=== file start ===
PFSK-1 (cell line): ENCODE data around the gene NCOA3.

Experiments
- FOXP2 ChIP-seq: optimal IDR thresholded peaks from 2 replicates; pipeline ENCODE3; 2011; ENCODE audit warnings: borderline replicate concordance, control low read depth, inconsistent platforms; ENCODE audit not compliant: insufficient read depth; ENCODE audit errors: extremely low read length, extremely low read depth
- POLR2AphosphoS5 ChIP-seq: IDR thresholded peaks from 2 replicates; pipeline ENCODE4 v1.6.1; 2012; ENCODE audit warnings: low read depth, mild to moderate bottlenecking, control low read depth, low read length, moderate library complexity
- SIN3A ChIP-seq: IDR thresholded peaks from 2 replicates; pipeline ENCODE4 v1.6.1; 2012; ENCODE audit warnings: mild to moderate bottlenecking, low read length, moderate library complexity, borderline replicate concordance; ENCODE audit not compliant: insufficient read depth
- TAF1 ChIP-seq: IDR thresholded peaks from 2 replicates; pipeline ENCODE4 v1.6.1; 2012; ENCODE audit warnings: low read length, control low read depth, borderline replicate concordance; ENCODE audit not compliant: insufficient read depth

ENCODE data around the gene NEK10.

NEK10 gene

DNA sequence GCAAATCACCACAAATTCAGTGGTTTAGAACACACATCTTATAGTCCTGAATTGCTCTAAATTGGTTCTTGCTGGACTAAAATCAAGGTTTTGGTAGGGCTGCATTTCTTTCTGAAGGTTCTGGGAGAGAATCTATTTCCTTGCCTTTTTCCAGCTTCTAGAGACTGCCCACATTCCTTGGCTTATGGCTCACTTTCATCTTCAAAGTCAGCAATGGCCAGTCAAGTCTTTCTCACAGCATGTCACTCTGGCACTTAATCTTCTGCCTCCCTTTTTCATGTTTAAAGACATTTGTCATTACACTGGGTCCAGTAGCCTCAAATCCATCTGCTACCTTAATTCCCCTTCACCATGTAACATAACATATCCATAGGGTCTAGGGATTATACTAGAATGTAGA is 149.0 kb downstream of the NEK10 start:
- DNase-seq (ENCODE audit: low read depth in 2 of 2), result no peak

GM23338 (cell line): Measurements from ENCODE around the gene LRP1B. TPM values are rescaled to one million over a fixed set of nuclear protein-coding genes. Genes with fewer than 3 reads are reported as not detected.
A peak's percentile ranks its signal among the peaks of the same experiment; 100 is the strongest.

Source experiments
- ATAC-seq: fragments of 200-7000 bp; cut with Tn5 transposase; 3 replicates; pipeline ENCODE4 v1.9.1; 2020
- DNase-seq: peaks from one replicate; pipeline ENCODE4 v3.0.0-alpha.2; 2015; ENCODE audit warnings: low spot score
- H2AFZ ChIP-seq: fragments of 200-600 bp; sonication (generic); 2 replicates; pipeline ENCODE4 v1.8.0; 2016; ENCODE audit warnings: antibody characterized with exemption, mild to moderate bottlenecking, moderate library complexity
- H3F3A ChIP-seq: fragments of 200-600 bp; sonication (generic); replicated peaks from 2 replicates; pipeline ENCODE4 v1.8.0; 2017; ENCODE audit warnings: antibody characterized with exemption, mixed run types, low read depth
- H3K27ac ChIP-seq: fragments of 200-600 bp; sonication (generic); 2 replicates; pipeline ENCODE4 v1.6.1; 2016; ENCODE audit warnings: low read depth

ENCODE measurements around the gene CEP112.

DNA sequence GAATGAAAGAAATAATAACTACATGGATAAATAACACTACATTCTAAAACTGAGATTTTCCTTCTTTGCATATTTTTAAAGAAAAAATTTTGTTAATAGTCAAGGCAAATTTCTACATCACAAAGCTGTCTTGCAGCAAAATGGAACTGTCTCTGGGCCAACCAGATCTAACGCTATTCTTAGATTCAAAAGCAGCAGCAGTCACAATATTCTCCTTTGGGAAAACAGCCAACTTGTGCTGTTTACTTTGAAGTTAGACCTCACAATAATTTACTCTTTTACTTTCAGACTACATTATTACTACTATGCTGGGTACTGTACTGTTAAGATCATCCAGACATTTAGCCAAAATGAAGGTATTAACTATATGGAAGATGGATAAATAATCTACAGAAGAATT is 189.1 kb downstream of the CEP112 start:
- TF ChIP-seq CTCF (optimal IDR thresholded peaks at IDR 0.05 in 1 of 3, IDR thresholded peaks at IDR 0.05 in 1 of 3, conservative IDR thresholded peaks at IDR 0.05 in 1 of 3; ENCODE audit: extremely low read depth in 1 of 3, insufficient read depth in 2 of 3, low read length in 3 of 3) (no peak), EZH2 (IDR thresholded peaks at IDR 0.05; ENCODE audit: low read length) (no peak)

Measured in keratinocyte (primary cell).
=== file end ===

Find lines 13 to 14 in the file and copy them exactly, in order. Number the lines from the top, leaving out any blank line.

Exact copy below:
Source experiments
- ATAC-seq: fragments of 200-7000 bp; cut with Tn5 transposase; 3 replicates; pipeline ENCODE4 v1.9.1; 2020